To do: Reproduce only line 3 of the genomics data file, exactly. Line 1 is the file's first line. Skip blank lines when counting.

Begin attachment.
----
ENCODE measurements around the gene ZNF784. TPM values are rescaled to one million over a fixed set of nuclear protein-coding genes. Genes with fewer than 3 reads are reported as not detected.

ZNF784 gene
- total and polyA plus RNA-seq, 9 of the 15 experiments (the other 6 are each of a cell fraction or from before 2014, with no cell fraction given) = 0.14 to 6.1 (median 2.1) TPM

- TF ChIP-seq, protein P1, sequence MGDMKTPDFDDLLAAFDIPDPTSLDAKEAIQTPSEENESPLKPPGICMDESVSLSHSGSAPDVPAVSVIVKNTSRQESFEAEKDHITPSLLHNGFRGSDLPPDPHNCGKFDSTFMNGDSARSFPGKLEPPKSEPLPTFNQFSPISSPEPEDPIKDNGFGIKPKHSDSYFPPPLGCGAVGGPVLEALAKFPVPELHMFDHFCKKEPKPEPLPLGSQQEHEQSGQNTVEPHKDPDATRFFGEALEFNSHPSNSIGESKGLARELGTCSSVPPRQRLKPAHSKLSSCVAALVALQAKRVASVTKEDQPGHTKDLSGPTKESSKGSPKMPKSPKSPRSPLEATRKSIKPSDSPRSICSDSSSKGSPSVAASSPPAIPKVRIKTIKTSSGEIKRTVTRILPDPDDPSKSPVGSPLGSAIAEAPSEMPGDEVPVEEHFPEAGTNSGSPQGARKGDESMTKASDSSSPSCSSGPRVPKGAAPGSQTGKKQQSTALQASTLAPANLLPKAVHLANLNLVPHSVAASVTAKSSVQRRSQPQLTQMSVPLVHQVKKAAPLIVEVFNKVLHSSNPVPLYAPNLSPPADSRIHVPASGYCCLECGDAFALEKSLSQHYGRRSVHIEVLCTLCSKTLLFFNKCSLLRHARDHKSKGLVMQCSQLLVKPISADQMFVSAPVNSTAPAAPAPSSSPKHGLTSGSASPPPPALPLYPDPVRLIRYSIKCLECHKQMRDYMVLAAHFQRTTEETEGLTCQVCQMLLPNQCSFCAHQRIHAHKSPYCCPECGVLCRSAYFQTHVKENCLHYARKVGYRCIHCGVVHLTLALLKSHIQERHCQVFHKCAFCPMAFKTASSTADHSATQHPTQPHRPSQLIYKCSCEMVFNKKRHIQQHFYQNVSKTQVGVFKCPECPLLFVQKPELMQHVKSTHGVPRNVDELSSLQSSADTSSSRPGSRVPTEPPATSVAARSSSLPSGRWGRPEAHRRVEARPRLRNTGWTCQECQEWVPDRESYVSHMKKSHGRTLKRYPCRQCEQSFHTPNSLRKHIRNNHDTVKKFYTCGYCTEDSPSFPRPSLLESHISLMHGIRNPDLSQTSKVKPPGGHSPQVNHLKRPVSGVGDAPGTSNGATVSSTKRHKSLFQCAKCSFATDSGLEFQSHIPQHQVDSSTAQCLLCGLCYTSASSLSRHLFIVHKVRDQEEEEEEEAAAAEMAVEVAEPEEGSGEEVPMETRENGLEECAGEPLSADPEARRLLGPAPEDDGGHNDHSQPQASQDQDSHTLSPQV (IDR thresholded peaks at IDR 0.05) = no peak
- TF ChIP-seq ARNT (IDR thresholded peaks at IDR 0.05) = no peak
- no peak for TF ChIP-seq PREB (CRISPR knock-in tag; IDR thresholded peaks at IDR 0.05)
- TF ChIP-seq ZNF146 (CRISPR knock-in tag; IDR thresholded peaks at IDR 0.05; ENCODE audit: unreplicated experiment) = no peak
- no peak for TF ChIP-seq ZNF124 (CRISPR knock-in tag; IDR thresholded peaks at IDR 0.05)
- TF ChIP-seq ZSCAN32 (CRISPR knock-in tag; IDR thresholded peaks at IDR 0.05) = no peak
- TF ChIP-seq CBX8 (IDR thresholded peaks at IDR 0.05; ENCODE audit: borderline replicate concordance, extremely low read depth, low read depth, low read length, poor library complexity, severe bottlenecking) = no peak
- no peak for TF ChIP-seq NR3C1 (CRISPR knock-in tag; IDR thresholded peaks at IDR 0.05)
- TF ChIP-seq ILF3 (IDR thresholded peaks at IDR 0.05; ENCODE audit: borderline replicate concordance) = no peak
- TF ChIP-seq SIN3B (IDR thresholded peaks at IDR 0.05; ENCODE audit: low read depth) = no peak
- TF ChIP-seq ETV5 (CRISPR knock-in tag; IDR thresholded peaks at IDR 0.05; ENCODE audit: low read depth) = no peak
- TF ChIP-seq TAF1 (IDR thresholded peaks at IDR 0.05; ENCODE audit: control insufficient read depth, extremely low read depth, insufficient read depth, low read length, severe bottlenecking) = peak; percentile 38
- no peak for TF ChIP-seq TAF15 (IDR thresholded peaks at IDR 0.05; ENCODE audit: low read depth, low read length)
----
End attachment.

- total and polyA plus RNA-seq, 9 of the 15 experiments (the other 6 are each of a cell fraction or from before 2014, with no cell fraction given) = 0.14 to 6.1 (median 2.1) TPM